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What Are the Different Types of Medical Practices?

Gallagher Healthcare :: Industry Insights
By Gallagher Healthcare | 9/13/2018
 Group of Medical Doctors and Nurses in a Hospital

Patients have different needs, so different types of medical practices exist to deliver the most effective medical care. The primary different types of medical practices include:

  • Private Practices: Also known as solo practices, these structures involve one doctor practicing medicine alone, building their own brand. The physician can join an independent practice association or be completely solo. Private practices mean the most flexibility and control for medical professionals, but they also mean the most risk and the most work.
  • Group Practices: These can involve just a few physicians or vast teams of professionals who share in the work, administration, decision-making and risk of running a practice. Group practices can be either multi-specialty practices, offering multiple professionals in different fields, or single-specialty practices, attracting clients for one type of treatment or medical condition. Group practices reduce some of the individual risks, but they may also mean less independence for each individual practitioner.
  • Locum Tenens: This position allows physicians to be hired for a specific location for temporary, short-term work. This highly flexible work structure allows medical professionals to choose their location and hours, and these positions tend to offer high pay when compared with other types of medical work.
  • Integrated Delivery Systems: These usually involve physicians working in a system, which can include multiple clinics and a big hospital. The advantage is support and administration provided by a larger hospital, as well as easy access to hospital facilities. Medical professionals also enjoy generous benefits and a reliable income, but they may also have less flexibility, as they need to abide by hospital policy.
  • Hospital-Based Work: Some hospitals hire medical professionals outright as an employee. This can mean plenty of referrals and steady pay, although this type of work also means physicians must comply with hospital policy. They may also have to perform hospital committee work, although the hospital handles benefits and administrative work.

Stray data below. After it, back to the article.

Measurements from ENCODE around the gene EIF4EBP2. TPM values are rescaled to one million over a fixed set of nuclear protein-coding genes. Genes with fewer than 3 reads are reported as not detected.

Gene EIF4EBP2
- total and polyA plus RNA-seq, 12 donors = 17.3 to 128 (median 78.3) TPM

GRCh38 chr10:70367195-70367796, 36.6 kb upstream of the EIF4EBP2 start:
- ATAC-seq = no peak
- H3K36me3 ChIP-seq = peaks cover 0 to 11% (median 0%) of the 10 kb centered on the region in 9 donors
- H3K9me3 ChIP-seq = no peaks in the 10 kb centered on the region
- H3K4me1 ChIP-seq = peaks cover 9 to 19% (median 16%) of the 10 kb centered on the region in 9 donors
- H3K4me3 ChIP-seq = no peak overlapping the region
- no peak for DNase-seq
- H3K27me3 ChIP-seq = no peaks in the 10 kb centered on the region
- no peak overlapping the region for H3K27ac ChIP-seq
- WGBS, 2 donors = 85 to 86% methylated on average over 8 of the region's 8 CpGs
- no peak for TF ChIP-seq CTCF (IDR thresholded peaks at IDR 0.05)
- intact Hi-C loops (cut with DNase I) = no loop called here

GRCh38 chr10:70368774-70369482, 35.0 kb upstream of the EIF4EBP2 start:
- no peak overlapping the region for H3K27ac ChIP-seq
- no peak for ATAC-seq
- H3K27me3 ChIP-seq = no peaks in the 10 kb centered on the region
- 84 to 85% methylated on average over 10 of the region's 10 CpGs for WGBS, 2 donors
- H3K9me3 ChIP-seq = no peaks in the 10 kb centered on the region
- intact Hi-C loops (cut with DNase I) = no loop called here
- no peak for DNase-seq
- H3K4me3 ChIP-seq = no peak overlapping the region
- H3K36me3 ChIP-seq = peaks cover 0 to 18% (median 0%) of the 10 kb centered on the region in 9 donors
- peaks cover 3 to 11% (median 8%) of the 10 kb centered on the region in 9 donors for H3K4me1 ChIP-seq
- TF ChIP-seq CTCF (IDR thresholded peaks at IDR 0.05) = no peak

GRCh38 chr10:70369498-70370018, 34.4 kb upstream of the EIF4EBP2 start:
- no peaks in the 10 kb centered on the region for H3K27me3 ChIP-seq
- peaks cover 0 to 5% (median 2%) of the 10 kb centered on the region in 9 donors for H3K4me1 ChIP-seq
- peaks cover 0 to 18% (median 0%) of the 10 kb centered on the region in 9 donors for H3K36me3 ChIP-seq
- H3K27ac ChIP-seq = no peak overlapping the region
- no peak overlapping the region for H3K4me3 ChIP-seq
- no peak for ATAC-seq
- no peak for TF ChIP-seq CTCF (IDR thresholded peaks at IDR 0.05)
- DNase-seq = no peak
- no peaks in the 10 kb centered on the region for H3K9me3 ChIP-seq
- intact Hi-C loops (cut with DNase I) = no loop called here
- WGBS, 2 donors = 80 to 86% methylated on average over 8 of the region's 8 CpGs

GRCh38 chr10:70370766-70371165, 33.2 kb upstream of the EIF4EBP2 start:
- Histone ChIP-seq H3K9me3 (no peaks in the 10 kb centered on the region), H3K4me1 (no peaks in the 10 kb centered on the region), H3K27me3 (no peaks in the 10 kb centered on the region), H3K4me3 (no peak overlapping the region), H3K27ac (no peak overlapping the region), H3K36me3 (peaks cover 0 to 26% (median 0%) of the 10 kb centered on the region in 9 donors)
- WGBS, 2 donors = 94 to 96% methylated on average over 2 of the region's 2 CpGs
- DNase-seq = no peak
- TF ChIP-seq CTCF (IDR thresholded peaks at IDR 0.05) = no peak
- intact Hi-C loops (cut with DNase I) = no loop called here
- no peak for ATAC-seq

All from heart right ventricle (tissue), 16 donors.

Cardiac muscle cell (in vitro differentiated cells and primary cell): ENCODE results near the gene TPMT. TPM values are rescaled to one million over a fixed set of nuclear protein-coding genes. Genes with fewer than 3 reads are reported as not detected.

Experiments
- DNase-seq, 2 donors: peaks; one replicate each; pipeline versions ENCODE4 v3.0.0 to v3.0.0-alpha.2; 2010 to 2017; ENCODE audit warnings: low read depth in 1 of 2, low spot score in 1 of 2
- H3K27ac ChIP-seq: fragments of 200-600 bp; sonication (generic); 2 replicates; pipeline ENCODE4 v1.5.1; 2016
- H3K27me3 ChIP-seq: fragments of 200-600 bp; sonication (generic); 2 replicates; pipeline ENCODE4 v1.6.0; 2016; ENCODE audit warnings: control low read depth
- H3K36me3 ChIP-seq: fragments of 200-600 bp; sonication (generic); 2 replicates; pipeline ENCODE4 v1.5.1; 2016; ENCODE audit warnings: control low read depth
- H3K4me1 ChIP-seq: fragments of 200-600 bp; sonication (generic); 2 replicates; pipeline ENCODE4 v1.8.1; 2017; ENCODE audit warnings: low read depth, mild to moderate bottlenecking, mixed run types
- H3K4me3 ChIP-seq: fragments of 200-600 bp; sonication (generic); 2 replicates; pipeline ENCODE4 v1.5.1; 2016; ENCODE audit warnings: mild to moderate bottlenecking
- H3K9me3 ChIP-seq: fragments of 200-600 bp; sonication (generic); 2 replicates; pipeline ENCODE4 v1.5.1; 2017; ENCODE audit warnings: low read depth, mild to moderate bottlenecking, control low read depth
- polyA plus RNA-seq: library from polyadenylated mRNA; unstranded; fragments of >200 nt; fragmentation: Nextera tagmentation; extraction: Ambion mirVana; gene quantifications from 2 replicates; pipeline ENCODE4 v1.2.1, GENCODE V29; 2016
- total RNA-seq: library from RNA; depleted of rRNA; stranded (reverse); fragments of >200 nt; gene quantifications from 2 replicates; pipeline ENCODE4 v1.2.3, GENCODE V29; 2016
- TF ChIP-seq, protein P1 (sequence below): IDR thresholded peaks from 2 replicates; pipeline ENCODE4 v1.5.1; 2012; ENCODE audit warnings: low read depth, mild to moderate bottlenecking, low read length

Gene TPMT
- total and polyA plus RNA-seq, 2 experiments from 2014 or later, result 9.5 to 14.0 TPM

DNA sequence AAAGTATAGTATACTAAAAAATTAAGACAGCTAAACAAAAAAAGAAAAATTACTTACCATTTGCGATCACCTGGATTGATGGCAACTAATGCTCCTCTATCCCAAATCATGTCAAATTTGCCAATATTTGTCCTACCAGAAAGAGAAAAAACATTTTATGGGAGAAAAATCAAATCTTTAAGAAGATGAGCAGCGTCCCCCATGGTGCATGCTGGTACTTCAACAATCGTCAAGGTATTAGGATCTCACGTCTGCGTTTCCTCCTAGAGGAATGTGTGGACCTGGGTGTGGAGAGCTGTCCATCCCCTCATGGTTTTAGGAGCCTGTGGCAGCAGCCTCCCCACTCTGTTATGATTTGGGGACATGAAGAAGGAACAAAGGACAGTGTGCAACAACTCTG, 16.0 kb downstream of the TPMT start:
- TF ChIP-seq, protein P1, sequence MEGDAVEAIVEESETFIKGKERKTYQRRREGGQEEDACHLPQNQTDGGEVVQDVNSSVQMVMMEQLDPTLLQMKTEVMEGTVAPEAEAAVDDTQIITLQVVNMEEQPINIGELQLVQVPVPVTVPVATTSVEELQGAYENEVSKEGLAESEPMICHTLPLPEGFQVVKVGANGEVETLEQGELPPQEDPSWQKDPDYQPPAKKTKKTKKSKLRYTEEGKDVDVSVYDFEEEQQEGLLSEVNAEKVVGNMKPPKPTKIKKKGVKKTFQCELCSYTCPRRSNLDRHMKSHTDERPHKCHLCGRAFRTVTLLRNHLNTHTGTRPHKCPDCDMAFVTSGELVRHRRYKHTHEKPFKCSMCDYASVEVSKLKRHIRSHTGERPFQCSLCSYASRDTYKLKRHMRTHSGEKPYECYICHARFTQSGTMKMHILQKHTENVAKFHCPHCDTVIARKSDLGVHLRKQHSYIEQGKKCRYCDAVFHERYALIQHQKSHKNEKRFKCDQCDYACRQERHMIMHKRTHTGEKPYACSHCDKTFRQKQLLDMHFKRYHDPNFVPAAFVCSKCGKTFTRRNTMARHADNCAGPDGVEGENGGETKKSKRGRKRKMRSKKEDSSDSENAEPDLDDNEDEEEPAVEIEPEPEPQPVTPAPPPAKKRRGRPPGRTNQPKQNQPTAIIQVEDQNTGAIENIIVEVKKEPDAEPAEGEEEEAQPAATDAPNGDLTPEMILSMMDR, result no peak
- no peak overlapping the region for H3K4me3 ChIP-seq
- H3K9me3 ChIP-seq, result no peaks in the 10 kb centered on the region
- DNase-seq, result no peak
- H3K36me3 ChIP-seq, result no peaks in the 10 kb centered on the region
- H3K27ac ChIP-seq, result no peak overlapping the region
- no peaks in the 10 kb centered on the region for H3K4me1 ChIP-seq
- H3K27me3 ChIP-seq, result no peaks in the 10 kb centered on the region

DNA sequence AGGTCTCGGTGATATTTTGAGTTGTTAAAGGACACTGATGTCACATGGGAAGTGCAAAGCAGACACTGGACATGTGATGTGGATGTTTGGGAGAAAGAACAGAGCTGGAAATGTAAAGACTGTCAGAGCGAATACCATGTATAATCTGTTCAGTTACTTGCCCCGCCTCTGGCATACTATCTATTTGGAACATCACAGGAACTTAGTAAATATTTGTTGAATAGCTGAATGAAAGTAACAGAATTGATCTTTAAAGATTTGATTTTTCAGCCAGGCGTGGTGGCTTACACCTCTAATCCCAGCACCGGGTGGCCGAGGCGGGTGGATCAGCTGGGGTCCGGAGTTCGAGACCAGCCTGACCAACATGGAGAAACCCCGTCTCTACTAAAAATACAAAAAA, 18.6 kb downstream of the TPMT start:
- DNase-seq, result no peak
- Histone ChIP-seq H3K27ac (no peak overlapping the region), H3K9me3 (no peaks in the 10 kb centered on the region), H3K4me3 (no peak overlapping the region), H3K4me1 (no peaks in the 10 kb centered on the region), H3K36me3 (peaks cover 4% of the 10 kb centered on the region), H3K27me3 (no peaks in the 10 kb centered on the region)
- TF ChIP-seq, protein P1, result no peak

• Health Maintenance Organizations: Physicians hired by HMOs provide medical services to beneficiaries or members of their specific HMO. Since medical professionals are employees and not partners, they have less independence than with a group practice, as the HMO will have its own regulations. The benefits of working for an HMO include less administration work, steady pay and regular work hours. Some HMOs also employ physicians as independent contractors rather than employees, offering some flexibility.

Physicians can excel in all of these structures, but no matter the practice, robust malpractice insurance is essential. For group and private practices where doctors are partners or owners, insurance coverage mitigates risk and allows physicians to focus on patients. For HMOs, integrated delivery systems and other types of medical practice settings where medical professionals are employees, administrators and decision-makers need to provide excellent coverage to protect their organization and retain the best talent.

Find the Right Insurance From Gallagher Healthcare

If you would like to learn more about medical malpractice insurance, Gallagher Healthcare has resources to help you. As one of the largest advisors for hospitals and physicians in the nation, Gallagher Healthcare can help you find the right insurance at the right price point. Request a quote today to see how we can help your practice.

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